Assuming this is either not a public repository, or any other users of the repository are ok with significant rewriting, the most efficient way to accomplish this is with
git filter-branch. One of the possible filters is
--parent-filter, which allows you to change the parentage of specific commits, somewhat similarly to grafting or rebasing a portion of the tree, but since you can also pass the
--all option, you can accomplish the effect on multiple branches in one invocation. This could also be accomplished with a
--commit-filter; but that's a more general solution intended for changing other aspects of individual commits - not just the parents. You'd probably also want to use a
--tag-name-filter cat to move any tags in the portions of the tree being rewritten.
So the final command would look something like:
git filter-branch --parent-filter <somescript> --tag-name-filter cat -- --all
<somescript> is either properly quoted/escaped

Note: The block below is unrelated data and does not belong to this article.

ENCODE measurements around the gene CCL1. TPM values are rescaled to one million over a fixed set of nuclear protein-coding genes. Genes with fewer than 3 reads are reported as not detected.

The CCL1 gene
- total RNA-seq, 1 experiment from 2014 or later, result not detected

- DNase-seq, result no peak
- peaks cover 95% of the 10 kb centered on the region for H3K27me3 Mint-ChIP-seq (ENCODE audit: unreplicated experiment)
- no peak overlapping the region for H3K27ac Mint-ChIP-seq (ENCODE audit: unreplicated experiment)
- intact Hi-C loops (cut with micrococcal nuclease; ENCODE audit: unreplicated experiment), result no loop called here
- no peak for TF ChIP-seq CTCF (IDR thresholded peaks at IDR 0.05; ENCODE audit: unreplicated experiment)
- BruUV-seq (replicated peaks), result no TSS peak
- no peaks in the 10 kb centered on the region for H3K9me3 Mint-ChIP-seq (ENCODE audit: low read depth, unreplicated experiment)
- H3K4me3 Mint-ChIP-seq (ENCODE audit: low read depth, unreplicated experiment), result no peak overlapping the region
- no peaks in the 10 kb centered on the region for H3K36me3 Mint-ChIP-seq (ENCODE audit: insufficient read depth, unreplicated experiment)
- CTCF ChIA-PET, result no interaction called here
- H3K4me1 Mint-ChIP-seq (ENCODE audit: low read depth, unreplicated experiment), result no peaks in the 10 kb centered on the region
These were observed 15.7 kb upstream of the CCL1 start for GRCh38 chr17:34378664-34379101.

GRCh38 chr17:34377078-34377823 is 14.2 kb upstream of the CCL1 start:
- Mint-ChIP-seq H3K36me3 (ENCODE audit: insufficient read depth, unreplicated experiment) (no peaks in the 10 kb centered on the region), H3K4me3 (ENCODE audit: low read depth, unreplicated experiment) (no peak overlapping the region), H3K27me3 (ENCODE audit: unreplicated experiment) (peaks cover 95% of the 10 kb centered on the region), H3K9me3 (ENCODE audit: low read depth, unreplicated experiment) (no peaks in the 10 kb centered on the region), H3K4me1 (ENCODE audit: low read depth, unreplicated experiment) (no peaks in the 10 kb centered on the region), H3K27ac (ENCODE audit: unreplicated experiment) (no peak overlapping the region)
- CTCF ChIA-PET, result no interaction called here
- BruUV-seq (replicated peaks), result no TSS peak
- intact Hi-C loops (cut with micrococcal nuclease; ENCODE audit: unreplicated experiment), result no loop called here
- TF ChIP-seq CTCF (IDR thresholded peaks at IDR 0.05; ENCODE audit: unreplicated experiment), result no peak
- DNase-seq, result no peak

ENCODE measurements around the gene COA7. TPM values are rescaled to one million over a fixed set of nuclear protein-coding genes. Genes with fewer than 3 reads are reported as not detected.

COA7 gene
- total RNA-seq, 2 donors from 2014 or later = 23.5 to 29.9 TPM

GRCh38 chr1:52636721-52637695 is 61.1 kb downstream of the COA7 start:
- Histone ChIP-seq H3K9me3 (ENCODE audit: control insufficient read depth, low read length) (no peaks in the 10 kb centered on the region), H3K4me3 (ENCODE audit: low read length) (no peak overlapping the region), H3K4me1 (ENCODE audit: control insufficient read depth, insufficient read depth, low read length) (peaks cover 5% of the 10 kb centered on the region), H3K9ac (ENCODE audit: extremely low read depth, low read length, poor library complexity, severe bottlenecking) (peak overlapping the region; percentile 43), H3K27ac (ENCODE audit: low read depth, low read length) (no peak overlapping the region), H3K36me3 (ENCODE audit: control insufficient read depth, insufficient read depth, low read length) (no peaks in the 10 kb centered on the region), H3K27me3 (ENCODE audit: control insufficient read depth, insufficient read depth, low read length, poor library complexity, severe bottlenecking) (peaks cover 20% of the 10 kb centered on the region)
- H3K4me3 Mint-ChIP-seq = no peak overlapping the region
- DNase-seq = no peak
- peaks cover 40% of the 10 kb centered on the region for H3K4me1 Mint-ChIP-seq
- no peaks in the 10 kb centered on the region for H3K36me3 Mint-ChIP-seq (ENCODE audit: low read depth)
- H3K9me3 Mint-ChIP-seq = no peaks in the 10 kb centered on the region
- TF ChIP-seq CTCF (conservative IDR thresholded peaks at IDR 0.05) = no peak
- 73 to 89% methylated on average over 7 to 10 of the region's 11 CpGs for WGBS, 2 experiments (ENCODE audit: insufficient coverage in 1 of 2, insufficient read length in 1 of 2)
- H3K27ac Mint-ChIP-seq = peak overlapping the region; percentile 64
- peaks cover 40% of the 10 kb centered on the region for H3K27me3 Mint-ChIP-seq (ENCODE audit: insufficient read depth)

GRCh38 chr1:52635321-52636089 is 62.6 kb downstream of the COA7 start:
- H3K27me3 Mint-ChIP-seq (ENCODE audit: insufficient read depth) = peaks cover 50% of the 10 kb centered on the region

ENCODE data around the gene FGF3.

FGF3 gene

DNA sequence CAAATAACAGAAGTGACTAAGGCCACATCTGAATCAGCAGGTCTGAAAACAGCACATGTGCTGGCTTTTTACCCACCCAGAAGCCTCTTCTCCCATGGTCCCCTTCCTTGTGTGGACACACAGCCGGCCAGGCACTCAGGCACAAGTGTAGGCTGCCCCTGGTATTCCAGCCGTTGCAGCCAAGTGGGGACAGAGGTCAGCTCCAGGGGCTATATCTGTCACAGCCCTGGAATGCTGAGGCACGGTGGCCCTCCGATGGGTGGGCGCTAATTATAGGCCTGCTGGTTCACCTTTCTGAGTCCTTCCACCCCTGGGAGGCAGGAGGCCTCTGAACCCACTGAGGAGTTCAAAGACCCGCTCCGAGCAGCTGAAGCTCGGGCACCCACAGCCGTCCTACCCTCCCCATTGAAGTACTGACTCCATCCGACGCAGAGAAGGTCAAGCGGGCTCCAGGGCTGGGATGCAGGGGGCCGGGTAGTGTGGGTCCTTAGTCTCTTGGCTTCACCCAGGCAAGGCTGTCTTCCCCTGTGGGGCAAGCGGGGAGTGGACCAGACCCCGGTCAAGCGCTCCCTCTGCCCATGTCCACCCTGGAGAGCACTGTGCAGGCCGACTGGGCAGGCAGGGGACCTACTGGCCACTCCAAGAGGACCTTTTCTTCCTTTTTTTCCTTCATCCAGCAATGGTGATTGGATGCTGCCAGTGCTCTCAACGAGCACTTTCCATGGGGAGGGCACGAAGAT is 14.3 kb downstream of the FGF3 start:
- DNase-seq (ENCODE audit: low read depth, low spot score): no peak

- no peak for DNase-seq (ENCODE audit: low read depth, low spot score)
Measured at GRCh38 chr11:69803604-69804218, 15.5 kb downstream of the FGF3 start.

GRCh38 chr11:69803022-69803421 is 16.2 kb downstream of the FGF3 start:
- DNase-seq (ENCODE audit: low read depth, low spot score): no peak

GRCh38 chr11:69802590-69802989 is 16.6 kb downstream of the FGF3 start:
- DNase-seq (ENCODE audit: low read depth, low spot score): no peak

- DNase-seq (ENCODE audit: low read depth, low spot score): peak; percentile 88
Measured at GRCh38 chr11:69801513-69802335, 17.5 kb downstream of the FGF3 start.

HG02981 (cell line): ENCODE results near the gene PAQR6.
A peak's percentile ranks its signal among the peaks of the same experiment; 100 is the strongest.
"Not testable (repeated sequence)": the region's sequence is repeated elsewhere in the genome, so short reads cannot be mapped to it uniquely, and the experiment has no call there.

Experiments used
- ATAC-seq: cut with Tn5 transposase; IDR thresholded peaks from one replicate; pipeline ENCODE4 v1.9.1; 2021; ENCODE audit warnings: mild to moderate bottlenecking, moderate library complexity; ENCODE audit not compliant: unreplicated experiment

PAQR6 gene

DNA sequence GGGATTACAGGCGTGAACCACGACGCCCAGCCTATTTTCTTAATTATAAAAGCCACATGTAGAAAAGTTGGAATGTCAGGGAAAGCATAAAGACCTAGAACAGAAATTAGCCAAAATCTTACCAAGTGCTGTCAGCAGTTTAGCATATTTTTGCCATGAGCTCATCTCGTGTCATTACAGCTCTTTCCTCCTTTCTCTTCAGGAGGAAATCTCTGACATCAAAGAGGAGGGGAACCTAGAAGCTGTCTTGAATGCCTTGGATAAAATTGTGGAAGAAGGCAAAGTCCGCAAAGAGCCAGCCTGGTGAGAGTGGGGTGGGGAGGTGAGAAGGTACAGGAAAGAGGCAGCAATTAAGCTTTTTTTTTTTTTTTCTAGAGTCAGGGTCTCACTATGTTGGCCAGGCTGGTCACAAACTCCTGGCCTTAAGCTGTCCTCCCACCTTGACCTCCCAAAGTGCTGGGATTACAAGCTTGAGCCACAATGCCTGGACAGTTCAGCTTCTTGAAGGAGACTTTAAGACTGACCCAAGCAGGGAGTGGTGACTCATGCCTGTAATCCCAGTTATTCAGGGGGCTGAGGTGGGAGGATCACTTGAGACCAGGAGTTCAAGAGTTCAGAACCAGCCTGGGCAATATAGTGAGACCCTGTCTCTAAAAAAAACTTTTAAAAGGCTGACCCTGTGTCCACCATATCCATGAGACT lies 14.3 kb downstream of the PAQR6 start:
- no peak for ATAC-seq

bash code to replace
A' for the
B commit (details on exactly how the information is provided to the script and what the results of the script should be can be found in
git help filter-branch), or the name of an actual shell script that accomplishes the same.
There is also some cleanup to be done afterwards -
filter-branch leaves your original branches in place, but with new names (
refs/original/...) so you can recover if something doesn't look right. There's plenty of information out there on how to remove dead branches once you're satisfied that
filter-branch did what you wanted, and re-packing your repository to recover the storage space, so I won't replicate that here...